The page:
Mozilla

Wikinews contacted the Mozilla press office and got replies on behalf of the Mozilla Corporation.

Wikinews waves Left.pngWikinewsWikinews waves Right.png When and why did you decide to start supporting the Do Not Track feature?

Mozilla: Mozilla introduced Do Not Track in the desktop Firefox browser in January 2011, and in June 2011 Firefox for Android became the first mobile browser to support Do Not Track.
M: We support Do Not Track because we believe it is crucial to put users in control of their online experience. Do Not Track is intended to give users choice and control in a persistent, accessible way without preventing the customization and valuable advertising that powers the Web economy. We are seeking ways to give users better insight and control into the ways their personal information is collected, used, stored and shared.

Wikinews waves Left.pngWikinewsWikinews waves Right.png Do you think that all websites should respect DNT users’ preferences in the long run?

M: Mozilla is actively working with companies that have started to implement Do Not Track and with others who have committed to doing so. Ultimately, the goal is for all industry stakeholders to trust and respect the signal in the long run.

Wikinews waves Left.pngWikinewsWikinews waves Right.png The mobile Firefox attitude to DNT is …interesting! Thank you for the replies.

Wikimedia

Wikinews contacted the Wikimedia press office and got replies from Jay Walsh, senior director of communications at the Wikimedia Foundation.

Wikinews waves Left.pngWikinewsWikinews waves Right.png Have you heard of “Do Not Track” feature support in modern browsers? What do you think about it?

Portrait of Jay Walsh, 2008
Image: Lane Hartwell.

Jay Walsh: We’re familiar with this feature of browsers. This provides the user with the option to remove user tracking, including cookies. It disrupts a lot of the technology used by digital ad services to follow users across sites etc. For the most part any users of the Foundation’s projects would have no issues using the projects if they had Do Not Track enabled on their browser. The only issue they might have is in dismissing message banners on the projects (such as the fundraising banner) may not be completely predictable – banners may reappear after dismissing.

Wikinews waves Left.pngWikinewsWikinews waves Right.png Given that not all companies respect this setting, do you feel its name misleading? Do you think it could better be named “Do Not Target” instead?

JW: I’m not sure if you mean browser-making companies or web companies. Many users who activate this service are aware that by disabling user tracking they are effectively preventing ad or content targeting. We’re not a browser software organization, so it’s not a topic we spend a lot of time considering. However I think it’s safe to say that our community (who are very active, opensource and free knowledge advocates) would like the maximum amount of transparency and clarity in these kinds of features for users.

Wikinews waves Left.pngWikinewsWikinews waves Right.png Do you think that all websites should respect DNT users’ preferences in the long run?

JW: That’s not really a question we’re in the best position to answer. Obviously we take this kind of thing pretty seriously. From a software development perspective we would never want to confuse or frustrate a user by side-stepping a feature like do not track. We’d like all websites to honor a web user’s preferences and desire for privacy of course. Obviously we’re all looking at an Internet that relies increasingly on tracking technology to support commercial goals.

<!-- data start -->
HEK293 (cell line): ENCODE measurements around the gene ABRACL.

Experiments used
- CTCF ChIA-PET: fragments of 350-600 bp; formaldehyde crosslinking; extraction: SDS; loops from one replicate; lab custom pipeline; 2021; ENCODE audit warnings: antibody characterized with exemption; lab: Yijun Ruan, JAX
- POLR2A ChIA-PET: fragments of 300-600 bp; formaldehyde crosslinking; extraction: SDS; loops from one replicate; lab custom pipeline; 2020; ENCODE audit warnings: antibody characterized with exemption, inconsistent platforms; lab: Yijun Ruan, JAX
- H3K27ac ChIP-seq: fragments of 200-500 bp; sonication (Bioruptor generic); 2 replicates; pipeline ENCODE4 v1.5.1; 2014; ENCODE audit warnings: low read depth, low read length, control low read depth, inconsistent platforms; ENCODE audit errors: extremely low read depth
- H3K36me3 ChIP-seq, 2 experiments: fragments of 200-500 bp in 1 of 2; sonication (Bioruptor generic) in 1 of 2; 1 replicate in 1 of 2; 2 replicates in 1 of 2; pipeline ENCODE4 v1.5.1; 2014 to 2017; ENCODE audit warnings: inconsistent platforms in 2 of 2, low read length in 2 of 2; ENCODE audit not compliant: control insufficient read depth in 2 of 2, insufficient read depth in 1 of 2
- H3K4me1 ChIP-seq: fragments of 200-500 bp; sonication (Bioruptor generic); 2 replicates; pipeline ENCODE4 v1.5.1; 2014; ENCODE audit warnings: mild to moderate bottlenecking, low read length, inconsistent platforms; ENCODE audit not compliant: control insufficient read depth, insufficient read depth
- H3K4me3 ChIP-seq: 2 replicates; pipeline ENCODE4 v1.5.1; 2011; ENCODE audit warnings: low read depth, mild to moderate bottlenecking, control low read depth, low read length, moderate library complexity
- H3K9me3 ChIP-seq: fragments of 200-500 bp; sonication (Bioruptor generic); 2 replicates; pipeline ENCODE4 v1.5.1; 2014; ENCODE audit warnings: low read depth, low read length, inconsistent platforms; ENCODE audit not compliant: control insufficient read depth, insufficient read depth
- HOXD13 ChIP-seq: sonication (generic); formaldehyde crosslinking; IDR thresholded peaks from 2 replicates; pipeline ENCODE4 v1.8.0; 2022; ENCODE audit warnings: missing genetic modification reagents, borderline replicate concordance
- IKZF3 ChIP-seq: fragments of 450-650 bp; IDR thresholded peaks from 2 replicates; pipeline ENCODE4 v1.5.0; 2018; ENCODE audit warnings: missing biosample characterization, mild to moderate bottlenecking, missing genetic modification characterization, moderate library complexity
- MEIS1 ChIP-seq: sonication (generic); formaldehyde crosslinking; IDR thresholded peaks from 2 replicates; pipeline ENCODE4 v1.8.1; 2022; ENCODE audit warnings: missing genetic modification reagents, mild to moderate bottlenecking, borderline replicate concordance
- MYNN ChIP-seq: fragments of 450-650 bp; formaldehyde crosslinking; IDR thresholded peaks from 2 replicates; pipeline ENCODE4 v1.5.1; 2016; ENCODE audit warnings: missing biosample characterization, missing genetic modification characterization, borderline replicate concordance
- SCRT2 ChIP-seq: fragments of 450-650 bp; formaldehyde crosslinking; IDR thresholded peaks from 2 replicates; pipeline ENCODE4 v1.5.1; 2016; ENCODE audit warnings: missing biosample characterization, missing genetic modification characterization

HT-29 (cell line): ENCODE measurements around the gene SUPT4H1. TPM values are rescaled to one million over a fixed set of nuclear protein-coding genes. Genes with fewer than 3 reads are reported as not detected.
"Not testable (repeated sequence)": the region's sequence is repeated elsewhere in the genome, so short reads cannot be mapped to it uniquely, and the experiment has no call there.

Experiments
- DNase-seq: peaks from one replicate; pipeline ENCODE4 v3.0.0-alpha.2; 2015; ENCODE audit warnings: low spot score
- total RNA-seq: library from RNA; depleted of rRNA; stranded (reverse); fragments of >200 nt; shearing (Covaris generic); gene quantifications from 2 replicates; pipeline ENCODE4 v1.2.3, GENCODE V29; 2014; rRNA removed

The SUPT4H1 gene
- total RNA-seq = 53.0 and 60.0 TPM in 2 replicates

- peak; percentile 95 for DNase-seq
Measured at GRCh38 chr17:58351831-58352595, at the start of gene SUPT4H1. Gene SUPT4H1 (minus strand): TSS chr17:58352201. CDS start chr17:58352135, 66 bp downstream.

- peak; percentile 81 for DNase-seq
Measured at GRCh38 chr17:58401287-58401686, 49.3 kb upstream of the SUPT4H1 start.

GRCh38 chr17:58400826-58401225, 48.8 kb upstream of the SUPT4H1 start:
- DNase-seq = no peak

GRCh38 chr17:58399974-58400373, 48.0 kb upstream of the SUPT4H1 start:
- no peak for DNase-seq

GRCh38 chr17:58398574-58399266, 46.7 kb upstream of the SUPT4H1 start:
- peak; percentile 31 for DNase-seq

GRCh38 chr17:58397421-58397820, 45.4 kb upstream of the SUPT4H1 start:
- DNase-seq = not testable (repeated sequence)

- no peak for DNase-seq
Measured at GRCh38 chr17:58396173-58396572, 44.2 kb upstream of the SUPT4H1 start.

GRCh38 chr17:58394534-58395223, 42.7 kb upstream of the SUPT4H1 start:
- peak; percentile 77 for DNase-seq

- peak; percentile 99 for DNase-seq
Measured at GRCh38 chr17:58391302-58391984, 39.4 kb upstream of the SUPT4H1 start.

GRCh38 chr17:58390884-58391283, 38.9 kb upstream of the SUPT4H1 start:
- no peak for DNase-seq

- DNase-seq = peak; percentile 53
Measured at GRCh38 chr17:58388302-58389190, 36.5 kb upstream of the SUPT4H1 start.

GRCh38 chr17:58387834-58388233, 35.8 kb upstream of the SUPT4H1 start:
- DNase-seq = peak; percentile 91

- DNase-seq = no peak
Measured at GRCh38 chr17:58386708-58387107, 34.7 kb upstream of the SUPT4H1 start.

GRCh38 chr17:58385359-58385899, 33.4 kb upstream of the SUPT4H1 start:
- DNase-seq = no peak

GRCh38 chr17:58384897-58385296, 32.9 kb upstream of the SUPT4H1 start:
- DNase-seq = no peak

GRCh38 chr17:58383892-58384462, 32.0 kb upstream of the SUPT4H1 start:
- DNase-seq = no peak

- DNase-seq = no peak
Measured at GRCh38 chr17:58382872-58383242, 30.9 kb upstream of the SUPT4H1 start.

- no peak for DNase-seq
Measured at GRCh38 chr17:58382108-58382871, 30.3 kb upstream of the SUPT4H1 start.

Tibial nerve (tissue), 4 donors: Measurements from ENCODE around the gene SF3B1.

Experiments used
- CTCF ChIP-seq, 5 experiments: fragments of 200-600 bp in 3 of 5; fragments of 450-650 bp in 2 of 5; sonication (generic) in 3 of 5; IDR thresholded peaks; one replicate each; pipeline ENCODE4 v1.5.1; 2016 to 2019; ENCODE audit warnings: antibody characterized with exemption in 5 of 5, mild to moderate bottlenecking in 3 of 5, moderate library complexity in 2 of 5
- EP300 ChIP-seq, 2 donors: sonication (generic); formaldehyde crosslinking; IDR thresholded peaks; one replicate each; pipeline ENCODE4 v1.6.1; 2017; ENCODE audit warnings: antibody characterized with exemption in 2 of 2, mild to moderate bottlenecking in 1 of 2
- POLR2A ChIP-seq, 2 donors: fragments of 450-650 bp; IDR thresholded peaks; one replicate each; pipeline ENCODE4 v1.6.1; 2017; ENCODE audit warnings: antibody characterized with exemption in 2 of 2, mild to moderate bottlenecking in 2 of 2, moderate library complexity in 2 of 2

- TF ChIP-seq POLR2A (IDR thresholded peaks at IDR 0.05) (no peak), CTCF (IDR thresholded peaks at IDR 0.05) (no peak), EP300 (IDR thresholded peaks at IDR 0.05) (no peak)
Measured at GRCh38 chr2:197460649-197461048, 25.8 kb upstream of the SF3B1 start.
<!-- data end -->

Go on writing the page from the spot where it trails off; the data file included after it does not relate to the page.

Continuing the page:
Wikinews waves Left.pngWikinewsWikinews waves Right.png Would you ideally see the respect for DNT users’ preferences legally enforced?

JW: That would be a question for our legal counsel. But I’m sure it’s a topic we’d want to research in more detail before reflecting on, and given that we’re a non profit and we have pretty limited resources it’s not always possible for us to have legal opinions on all matters.



Sources

Wikinews
This exclusive interview features first-hand journalism by a Wikinews reporter. See the collaboration page for more details.

External links

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This text comes from Wikinews. Permission is granted to copy, distribute and/or modify this document under the terms of the Creative Commons Attribution 2.5 licence. For a complete list of contributors for this article, visit the corresponding history entry on Wikinews.

February 4, 2013

Wikinews interviews DuckDuckGo, Opera, Mozilla, Wikimedia about DoNotTrack browsers feature

From Wikinews, the free news source you can write!
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Wikimedia-logo.svg This article mentions the Wikimedia Foundation, one of its projects, or people related to it. Wikinews is a project of the Wikimedia Foundation.

Monday, February 4, 2013

Following the introduction of a “Do Not Track” feature in modern browsers at the end of last year, Wikinews interviewed several companies and groups about the feature.

Contents

DuckDuckGo

Gabriel Weinberg
Image: Gabriel Weinberg.

DuckDuckGo logo
Image: Gabriel Weinberg.

DuckDuckGo office
Image: Gabriel Weinberg.

A crowdsourced search engine DuckDuckGo reviewed the feature and launched a whatisDNT microsite in December. The review involved checking answers to basic questions such as whether websites stop shaping a user profile based on users’ online actvitity or stop displaying targeted advertising. Wikinews interviewed DuckDuckGo founder Gabriel Weinberg about the microsite launch and the DuckDuckGo opinion on the feature.

Wikinews waves Left.pngWikinewsWikinews waves Right.png What prompted for your launch of DuckDuckGo (I think it was around 2006?)?